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Coronavirus (COVID-19): updates and advice

Housing options - moving home

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Future care planning

Our top ten things to think about will help you to plan your future care, even if you don't need support at the moment.

We have information about financial care planning.

Moving home

Staying in your own home is most people's preference, but if you are considering moving house, it might be useful to think about:

  • local facilities 
  • public transport 
  • being near friends or family 
  • heating and cooking facilities
  • whether the new home would be easy to adapt if needs change in the future


Moving to a smaller property can help keep things manageable by:

  • meaning less time spent on household and garden maintenance
  • having better access such as a bungalow or ground floor flat
  • moving closer to family and friends
  • moving closer to things like shops, banks and the post office
  • being nearer to public transport and giving up driving
  • cheaper bills for things like gas, electricity and home insurance
  • lower mortgage payments or even paying off a mortgage altogether

There are challenges to downsizing that also need to be considered. These may include:

  • less space for possessions and furniture
  • the process of moving can be stressful and costly
  • isolation and loneliness if you move away from a familiar area and neighbours 

Money Advice Service has more information about downsizing.

Moving in with family

This might be a good solution if you need support, company or want to spend more time with grandchildren.

In many cases moving in with family works well, but it's important to be realistic and make sure everyone has the same expectations.

Things to consider include:

  • who will provide help with things like washing and dressing should it be needed?
  • do any adaptations need to be made to the property first?
  • what will the arrangement be for paying rent and bills?
  • what will happen in the event of a move or change in circumstances?

Although family members will want the best for you, it is important to get independent financial advice before making any decisions.

Sheltered housing - independent living with support

Sheltered housing means living independently, still having your own front door, but with the reassurance that help is nearby in the event of an emergency. It's also known as supported or retirement housing.

Sheltered housing doesn't usually offer help with personal care tasks such as washing and dressing, but there are some extra care housing schemes available that do provide this additional support for residents. These schemes are described in the next section.

Sheltered housing schemes vary but most will provide:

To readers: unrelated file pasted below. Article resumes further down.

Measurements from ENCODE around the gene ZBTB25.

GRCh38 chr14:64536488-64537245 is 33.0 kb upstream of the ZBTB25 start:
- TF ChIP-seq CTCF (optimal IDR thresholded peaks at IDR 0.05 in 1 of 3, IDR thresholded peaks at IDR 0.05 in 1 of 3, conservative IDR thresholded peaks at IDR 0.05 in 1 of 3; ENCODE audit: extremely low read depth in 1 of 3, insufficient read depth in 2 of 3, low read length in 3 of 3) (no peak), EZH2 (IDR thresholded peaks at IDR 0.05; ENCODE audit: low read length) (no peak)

• self-contained flats with kitchen and bathroom
  • 24-hour emergency assistance through an alarm system
  • on site or off site warden or manager
  • security and safety features
  • laundry
  • communal lounge
  • optional social activities
  • communal gardens
  • guest room for overnight visitors

As all schemes are different, it is important to think about any specific needs or preferences such as:

  • size of accommodation
  • facilities offered
  • whether a manager lives on or off site and how often they are available
  • procedure for emergencies
  • available parking
  • whether pets are allowed

Other considerations when looking at sheltered housing include:

  • service charges and other bills
  • re-sale value of the accommodation
  • possible limited choice in your preferred area
  • rules or restrictions

To find properties in your area, visit the Elderly Accommodation Council (EAC) or Retirement Homesearch.

If you would like to apply for any of the affordable housing options, you will need to complete a housing application form to have your name placed on the register. You can join Dorset Home Choice online.

Complete a housing application

Extra care housing

Extra care housing is being able to live independently with support. It is also known as assisted living, enhanced sheltered housing or very sheltered housing. Extra care housing is suitable if you have problems with mobility or memory loss.

Residents receive support with a range of tasks including bathing, meal preparation and housework.

Accommodation within a purpose built complex can be bought or rented and may be cheaper than a care or nursing home.

The comparison chart below shows some of the differences between extra care housing and a care or nursing home:

The differences between extra care housing and care homes
Extra care housingCare home or nursing home 
Buy own property within the complex and pay for additional care if you need it Renting a room, with access to communal areas; food and care costs added on top
Continue to purchase and cook own food or food can be provided Food provided
Come and go as you please May need permission to leave - or need to let staff know where you are going
Can live together with a partner Residents live alone in a room
Severe care needs are not catered for A range of acute care needs are catered for
Need to pay outright for a placement, but can use benefits or pension towards care costs Care can be subsidised by the government (means tested and within guidelines)

Extra care housing may be available if you are over 50 and in need of extra care and support to remain independent.

Extra Care housing schemes are available to rent from private landlords, Housing Associations or charitable organisations. The Elderly Accommodation Council (EAC) has a search facility to help find these.

To find out if you are eligible for Extra care housing, you can complete a housing application form and your name will be placed on the register join Dorset Home Choice online.

Complete a housing application

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